NEW YORK (Oct. 3)
Mayor Edward Koch today led a coalition of political, Jewish and Black leaders in denouncing the bigotry and anti-Semitism preached by the Rev. Louis Farrakhan, head of the Chicago-based Nation of Islam. Farrakhan will speak at Madison Square Garden here October 7.
Farrakhan is expected to draw a huge audience to the Garden, and his scheduled appearance has caused widespread concern within the Jewish community and discussion on how best to handle it. Last month, Farrakhan drew more than 15,000 persons to the Forum in Los Angeles where he outlined proposals for Black economic development, and attacked Jews and Israel.
Koch, at a news conference outside the Garden, denounced Farrakhan and compared his preachings to that of Hitler in the 1920’s when Hitler talked of German economic development after World War I. Farrakhan, Koch said, “is using economic issues just as Adolf Hitler did to vent his anti-Semitism. “
The Mayor urged that those who oppose Farrakhan should stay away from the Garden and not stage protest demonstrations. “Why should we allow him that notoriety … that satisfaction,” Koch said. But he urged that people denounce Farrakhan and “exercise their right to free speech” just as Farrakhan will use his right to speak at the Garden.
FARRAKHAN LINKED TO KKK
The news conference today came on the heels of reports linking Farrakhan with the former head of the Ku Klux Klan in California, Thomas Metzger, who said he headed a “white nationalist” delegation that attended Farrakhan’s speech at the Forum in Los Angeles. Metzger said he and his delegation contributed $100 to support the Muslim cause.
Metzger told reporters that he had met with Farrakhan in the past and that his group, the White People’s Political Association, has shared “intelligence” about “extremist Jewish organizations. ” Metzger told one reporter that he provided information about the activities of the Jewish Defense Organization and the Jewish Defense League.
The Simon Wiesenthal Center of Los Angeles condemned the growing ties between Metzger and Farrakhan.
“Louis Farrakhan apparently thinks so little of his own people and their history of suffering from racism and bigotry that he is prepared to form an alliance with the former grand dragon of the California Knights of the Ku Klux Klan,” said Marvin Hier, dean of the Wiesenthal Center.
Hier told the Jewish Telegraphic Agency today that Metzger has been invited to attend the New York rally next Monday evening. According to Hier, citing information obtained through law enforcement agencies in California, Metzger has received a personal invitation from Farrakhan to attend the New York rally and to later meet with Farrakhan’s aides.
An official of the Nation of Islam who was at the news conference here today denied reports of past meetings between Farrakhan and Metzger. However, Abdul Walid Muhammad, editor of the Final Call, a publication of the Muslim group, confirmed reports that the group had accepted a donation of $100 from Metzger.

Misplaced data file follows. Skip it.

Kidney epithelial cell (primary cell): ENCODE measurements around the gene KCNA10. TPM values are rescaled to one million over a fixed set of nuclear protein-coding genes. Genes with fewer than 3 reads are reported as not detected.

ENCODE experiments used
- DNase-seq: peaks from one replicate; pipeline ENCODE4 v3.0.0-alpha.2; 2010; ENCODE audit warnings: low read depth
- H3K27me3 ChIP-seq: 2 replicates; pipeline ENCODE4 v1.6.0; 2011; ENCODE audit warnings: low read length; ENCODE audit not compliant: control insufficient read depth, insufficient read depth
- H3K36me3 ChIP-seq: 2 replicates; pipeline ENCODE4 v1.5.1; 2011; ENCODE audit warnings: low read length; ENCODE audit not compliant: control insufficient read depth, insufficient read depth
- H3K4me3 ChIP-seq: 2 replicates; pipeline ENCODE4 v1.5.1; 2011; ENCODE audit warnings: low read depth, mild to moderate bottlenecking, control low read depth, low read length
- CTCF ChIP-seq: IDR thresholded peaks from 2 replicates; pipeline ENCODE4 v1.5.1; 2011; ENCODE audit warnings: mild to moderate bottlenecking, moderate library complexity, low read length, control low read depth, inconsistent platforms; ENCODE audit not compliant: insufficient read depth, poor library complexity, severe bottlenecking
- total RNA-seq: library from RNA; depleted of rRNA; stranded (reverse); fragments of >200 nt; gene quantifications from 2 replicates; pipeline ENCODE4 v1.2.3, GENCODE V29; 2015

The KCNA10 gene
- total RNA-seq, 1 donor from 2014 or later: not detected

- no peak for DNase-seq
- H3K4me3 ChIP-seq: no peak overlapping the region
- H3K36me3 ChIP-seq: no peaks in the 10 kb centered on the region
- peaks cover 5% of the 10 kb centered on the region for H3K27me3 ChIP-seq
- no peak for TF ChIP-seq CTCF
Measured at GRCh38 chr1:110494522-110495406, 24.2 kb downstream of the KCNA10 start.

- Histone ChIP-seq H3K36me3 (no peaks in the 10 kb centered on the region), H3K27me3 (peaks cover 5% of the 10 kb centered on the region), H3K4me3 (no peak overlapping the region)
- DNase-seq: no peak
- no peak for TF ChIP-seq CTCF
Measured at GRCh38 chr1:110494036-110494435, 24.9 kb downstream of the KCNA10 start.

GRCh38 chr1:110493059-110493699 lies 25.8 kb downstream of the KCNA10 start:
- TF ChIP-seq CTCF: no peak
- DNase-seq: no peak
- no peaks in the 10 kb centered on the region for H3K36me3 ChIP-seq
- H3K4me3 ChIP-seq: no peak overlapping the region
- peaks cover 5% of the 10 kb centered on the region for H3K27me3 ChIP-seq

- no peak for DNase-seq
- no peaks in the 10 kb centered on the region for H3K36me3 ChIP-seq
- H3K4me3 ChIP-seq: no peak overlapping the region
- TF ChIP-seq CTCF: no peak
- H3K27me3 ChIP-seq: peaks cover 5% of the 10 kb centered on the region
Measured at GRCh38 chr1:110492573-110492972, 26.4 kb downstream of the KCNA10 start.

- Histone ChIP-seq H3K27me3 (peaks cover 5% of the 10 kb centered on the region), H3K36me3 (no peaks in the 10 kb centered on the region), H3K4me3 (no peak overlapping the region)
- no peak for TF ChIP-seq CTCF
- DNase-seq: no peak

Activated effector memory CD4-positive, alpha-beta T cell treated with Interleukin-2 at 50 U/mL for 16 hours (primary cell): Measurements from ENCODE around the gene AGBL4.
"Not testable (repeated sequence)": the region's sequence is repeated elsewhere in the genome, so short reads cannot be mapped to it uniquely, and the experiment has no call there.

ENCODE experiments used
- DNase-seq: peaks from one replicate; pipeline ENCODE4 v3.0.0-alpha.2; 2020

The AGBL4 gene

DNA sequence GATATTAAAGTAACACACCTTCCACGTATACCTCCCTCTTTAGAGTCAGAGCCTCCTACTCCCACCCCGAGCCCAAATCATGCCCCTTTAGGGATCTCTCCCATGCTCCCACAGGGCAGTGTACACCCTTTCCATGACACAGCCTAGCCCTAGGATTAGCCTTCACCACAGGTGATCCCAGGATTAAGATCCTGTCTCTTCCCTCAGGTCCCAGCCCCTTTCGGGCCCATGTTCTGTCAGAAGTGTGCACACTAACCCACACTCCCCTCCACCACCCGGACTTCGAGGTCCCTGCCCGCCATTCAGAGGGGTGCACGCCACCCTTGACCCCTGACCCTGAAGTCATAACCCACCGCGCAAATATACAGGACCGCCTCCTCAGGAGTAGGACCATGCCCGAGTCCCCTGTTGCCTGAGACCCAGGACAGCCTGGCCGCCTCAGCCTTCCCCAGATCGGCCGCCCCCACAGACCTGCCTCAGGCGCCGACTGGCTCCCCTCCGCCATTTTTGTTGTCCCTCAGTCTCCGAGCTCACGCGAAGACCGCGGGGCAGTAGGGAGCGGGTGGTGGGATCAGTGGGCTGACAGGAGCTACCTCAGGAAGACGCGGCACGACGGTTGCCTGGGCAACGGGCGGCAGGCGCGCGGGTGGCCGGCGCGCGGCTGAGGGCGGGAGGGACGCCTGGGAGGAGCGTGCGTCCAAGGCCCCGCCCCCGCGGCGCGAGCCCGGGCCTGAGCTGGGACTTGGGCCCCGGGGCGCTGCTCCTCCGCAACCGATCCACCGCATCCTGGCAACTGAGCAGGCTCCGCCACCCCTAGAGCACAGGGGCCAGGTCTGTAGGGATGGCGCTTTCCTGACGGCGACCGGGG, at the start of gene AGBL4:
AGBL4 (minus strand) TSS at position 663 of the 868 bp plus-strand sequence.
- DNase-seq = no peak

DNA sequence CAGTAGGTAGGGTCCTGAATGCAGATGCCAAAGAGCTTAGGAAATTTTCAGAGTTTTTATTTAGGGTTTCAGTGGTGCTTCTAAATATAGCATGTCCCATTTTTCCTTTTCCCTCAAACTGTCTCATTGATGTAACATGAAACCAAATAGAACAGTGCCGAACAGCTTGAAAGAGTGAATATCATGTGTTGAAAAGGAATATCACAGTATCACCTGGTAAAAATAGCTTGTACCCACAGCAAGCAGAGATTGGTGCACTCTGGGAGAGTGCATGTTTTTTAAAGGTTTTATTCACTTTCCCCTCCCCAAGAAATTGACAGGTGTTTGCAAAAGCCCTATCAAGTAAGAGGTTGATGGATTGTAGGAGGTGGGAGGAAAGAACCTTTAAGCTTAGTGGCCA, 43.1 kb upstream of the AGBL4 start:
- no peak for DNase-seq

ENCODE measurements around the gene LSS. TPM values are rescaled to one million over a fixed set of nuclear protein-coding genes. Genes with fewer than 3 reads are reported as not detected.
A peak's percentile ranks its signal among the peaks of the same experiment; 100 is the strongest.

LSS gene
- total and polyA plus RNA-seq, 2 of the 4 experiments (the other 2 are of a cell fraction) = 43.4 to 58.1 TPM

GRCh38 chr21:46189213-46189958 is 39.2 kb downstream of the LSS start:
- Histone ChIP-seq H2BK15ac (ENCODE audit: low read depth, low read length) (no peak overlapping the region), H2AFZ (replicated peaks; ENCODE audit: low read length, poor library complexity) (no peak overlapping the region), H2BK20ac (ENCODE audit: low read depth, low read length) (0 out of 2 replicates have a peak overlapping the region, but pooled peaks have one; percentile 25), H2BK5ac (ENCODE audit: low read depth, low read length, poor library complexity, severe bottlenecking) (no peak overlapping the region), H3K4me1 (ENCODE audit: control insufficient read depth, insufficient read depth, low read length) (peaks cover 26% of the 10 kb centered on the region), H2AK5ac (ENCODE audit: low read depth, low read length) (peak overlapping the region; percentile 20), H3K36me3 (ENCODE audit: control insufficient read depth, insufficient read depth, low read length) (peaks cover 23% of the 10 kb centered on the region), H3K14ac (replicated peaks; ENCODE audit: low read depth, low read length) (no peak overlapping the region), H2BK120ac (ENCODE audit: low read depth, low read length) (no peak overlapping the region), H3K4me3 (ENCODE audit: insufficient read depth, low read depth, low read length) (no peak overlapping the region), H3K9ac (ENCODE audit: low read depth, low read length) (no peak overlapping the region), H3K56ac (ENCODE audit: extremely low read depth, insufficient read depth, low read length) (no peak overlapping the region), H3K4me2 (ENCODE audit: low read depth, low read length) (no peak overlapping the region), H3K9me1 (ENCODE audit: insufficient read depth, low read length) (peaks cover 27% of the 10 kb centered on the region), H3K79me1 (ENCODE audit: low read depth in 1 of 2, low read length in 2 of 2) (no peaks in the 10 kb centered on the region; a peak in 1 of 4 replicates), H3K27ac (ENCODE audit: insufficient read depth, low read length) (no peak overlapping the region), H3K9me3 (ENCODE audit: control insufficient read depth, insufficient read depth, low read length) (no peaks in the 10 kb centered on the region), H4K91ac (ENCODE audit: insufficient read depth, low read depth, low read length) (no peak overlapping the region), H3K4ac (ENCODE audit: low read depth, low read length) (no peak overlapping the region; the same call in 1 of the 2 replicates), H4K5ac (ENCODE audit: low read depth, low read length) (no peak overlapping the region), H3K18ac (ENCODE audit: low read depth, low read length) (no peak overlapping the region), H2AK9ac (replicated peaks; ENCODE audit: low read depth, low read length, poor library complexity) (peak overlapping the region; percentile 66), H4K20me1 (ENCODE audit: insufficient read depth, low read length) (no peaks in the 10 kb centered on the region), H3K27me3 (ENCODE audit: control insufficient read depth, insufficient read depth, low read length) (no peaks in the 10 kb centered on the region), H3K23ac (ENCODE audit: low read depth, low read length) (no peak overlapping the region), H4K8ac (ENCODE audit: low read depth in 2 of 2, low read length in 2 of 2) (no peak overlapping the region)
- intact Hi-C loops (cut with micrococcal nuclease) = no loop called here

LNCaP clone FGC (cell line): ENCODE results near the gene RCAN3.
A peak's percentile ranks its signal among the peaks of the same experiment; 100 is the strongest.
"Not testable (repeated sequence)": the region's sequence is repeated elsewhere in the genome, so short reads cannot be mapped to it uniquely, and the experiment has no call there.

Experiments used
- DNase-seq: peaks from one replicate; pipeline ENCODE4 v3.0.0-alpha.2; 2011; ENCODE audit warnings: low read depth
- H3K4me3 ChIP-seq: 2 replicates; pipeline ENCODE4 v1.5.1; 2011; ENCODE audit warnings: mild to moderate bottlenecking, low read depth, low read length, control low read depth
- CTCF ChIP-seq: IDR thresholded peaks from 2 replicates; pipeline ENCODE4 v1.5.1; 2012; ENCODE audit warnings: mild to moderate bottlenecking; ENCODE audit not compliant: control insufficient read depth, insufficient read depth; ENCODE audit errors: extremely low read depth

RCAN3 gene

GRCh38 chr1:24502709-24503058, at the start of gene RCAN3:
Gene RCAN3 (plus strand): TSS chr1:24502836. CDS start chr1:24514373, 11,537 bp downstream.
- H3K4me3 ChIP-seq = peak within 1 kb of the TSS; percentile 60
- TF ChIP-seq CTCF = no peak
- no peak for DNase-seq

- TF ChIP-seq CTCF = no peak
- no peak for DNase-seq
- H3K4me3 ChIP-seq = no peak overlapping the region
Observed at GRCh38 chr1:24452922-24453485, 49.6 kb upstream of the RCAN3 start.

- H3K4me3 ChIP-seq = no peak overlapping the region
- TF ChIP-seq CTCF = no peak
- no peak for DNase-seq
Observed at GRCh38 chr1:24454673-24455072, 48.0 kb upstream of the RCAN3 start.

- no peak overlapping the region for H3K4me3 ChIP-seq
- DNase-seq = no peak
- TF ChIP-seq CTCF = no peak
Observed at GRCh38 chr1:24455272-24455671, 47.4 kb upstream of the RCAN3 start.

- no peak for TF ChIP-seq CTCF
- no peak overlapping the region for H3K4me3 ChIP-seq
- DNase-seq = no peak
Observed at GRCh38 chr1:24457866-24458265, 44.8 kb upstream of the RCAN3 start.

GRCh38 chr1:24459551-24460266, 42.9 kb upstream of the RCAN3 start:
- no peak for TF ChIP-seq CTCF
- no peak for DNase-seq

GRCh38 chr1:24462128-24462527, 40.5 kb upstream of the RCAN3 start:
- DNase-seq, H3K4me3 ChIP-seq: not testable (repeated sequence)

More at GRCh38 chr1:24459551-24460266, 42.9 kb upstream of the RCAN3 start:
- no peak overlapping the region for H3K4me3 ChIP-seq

Muhammad, speaking to a group of reporters after the news conference, denied accusations leveled by many Black, Jewish and political officials that Farrakhan preached a message of violence and hatred, and that he is anti-Semitic. He accused Jews of pressuring Blacks to denounce Farrakhan’s message of “truth.”
A MORAL IMPERATIVE TO SPEAK OUT
The news conference was sponsored by the Coalition of Conscience, an ad hoc group comprised of religious, ethnic and government leaders, who, according to Malcolm Hoenlein, the Coalition’s acting secretary, felt there was a moral imperative to speak out against Farrakhan’s racist and anti-Semitic preachings.
Hoenlein, executive director of the Jewish Community Relations Council of New York, said the Coalition gave consideration against “enhancing” Farrakhan’s position, but felt that remaining silent would not diminish press coverage of Farrakhan’s appearance or the intensity of his “venomous attacks. Racism, bigotry, and prejudice regardless of the source must be recognized and addressed force fully and forthrightly, ” said Hoenlein.
Among those denouncing Farrakhan at the news conference was Governor Mario Cuomo, who said in a statement read to reporters that Farrakhan’s “loose, irresponsible and dangerous talk” must be condemned. “Racism and bigotry are evil, no matter who utters them” Cuomo said.
Among others who denounced Farrakhan were: Sens. Daniel Moynihan (D. N.Y.) and Alfonse D’Amato (R. N.Y.); Anti-Defamation League of B’nai B’rith; Union of American Hebrew Congregations; Central Conference of American Rabbis; Rabbinical Council of America; Jewish War Veterans, U.S.A.; United Methodist Church; and Freedom House. Numerous local political officials were present at the news conference as a sign of solidarity with the Coalition’s aims.